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The new workplace: reopening after Covid-19

As some of us make plans to move back into offices and business premises, it’s important to reassess our risks in the post-covid workplace. If your team will continue to work from home, you have a duty to provide a safe workplace, so don’t forget to review your employers’ liability insurance to ensure it responds to these new arrangements.

Neil Adebowale, who leads our Sports & Leisure insurance team, has put together a comprehensive 50-page Risk Management Guide for Gyms and Health Clubs, and lays out some key principles of managing premises-based risk that is relevant for most premises after long term closure.

Post COVID-19, there are new risks to consider, including:

  • Civil liability: there’s a potential liability if you fail to take reasonable precautions to prevent the spread of the virus.
  • Public perception and reputation: for customers to continue to visit your premises, it’s essential that you create confidence that it’s safe to do so, and that all the right measures are in place. Creating a visual trail of all the steps you’re taking is important. Communication with customers is essential to this. The perception of an unsafe facility could be very damaging and clearly an actual outbreak linked to the premises could have a detrimental effect on your business.
  • Public authority enforcement: local authorities, along with Public Health England, will be watching the pattern of new COVID-19 cases very closely as lockdown measures ease. Intervention from a public authority could have a serious impact on your reputation.

Against this backdrop, don’t neglect all the normal risks of running your premises. After a long period of closure, it’s important to make sure staff are ready and trained, equipment is in working order and the building is ready to receive employees and visitors.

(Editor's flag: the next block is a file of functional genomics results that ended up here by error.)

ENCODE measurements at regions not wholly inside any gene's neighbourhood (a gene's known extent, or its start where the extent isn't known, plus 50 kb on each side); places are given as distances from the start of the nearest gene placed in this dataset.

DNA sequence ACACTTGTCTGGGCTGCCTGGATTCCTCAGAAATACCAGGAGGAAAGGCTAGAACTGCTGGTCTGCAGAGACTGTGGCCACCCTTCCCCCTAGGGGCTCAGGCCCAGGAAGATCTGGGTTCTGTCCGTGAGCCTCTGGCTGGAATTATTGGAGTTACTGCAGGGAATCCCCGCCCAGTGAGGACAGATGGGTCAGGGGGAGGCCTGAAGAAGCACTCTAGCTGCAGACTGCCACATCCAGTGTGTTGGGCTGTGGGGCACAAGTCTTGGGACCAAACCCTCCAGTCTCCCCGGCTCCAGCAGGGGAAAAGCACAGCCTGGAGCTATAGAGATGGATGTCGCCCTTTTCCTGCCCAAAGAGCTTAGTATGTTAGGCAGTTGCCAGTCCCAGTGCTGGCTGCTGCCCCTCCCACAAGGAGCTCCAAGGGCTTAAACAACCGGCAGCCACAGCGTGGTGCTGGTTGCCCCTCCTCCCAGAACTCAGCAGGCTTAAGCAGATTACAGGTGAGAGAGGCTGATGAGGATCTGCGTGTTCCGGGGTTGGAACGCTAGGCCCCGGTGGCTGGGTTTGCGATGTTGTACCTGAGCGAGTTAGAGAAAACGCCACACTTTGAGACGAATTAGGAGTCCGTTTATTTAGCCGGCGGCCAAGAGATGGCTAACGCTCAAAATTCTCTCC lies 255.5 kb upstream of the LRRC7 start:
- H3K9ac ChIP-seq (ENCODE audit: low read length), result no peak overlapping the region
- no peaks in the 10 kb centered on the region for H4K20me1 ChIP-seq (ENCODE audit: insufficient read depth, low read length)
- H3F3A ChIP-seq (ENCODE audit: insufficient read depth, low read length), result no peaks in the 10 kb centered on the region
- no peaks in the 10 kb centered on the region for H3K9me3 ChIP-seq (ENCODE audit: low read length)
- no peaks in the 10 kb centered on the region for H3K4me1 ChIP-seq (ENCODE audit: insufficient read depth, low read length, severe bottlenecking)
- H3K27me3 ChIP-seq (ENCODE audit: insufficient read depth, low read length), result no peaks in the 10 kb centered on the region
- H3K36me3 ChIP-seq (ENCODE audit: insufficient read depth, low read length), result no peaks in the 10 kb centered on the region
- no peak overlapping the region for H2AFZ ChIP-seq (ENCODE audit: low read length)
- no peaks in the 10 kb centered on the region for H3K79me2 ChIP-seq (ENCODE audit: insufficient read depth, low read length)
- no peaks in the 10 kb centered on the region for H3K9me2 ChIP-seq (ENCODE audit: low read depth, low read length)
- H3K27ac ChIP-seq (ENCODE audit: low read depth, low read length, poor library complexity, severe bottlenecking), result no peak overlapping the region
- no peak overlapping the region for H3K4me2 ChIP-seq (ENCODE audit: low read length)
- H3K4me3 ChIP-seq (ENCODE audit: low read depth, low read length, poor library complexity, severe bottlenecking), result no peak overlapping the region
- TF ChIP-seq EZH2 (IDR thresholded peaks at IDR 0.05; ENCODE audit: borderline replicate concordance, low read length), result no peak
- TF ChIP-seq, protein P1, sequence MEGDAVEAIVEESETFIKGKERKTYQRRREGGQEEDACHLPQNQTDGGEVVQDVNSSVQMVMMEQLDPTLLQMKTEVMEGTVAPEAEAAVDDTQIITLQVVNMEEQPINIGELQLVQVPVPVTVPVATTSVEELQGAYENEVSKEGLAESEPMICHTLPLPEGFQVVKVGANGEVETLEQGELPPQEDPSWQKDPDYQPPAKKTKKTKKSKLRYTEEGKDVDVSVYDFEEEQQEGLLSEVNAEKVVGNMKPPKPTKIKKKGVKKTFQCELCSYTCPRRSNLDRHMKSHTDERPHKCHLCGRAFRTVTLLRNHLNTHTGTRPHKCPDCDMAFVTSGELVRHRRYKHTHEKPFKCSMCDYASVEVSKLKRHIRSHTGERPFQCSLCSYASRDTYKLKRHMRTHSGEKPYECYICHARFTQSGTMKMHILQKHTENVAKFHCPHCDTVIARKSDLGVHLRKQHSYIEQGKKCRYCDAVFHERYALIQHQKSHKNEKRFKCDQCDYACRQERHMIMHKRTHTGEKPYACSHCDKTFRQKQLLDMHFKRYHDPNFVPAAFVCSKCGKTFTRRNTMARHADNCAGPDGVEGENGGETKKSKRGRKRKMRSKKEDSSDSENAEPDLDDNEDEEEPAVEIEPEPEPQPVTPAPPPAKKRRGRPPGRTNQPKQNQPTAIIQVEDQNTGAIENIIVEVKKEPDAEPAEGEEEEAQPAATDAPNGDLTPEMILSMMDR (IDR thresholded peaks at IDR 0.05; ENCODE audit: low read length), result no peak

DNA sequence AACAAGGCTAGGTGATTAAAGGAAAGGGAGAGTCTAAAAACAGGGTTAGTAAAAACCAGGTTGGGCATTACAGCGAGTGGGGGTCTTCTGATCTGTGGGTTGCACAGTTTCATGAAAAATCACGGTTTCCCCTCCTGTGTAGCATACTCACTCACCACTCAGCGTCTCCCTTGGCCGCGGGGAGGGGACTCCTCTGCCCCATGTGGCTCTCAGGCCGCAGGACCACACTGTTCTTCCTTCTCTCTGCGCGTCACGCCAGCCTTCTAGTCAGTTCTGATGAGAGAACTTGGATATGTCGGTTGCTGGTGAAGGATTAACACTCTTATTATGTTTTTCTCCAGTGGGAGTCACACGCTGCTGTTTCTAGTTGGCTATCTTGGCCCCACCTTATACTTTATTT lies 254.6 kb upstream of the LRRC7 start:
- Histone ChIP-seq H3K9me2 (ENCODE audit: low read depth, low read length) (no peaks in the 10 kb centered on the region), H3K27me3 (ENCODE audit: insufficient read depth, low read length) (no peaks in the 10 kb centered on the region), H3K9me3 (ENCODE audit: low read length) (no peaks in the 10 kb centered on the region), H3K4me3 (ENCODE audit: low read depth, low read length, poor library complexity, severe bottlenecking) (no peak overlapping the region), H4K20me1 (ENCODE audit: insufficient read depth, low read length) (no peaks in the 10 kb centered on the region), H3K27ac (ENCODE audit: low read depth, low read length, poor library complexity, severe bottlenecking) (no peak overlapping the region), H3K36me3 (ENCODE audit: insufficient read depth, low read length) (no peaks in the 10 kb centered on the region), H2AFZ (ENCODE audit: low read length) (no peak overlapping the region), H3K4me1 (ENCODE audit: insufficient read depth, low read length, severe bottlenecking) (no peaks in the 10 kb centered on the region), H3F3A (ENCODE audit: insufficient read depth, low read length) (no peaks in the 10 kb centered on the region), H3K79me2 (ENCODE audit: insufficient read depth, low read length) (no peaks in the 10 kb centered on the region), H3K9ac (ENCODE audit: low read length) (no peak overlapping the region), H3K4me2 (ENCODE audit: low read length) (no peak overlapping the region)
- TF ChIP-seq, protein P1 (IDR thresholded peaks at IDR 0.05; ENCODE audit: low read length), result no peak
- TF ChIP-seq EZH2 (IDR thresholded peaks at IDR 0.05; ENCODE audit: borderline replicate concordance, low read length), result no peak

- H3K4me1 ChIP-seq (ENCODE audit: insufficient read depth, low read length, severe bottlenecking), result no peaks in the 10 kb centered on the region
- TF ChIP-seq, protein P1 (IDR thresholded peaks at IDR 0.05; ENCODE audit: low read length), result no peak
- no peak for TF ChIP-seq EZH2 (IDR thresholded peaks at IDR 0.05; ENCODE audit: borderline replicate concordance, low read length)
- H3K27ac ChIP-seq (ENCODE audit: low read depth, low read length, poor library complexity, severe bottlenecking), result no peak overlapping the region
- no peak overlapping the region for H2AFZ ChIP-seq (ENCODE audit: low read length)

The 7 P’s for reopening your premises

  1. Plan

  2. People

  3. Promotion (and communication)

  4. Procedures

  5. Premises

  6. Practice

  7. Paper trail


1. Plan

Risk assessment: a specific COVID-19 risk should be provided, which considers risks to customers, employees and other visitors to the premises. Identify risks, evaluate the risks (likelihood and impact) and then decide on suitable control measures. For more information on risk assessments see the online government resource available here. This should be the starting point for all planning which then informs your procedures, training and communications.

Be patient: there is a lot of work to do and you need to allow the time to complete it. Some control measures may require adapting the premises or purchasing items which may have a lead time.

Talk to others: speak to people from outside your organisation at an early stage. This could include cleaning experts, colleagues in your sector and, of course, your friendly insurance adviser.

2. People

  • Employees: consider staff requirements. Are there any vulnerable individuals (for example with underlying conditions)?
  • Consult with your people: the HSE has produced a guide about working with your staff to prevent coronavirus.
  • Mental wellbeing: do not underestimate the impact the lockdown may have had on the mental wellbeing of your staff. Some employees may have also been personally affected by illness or bereavement.
  • Training: schedule a refresher with staff on training and additional training for new procedures.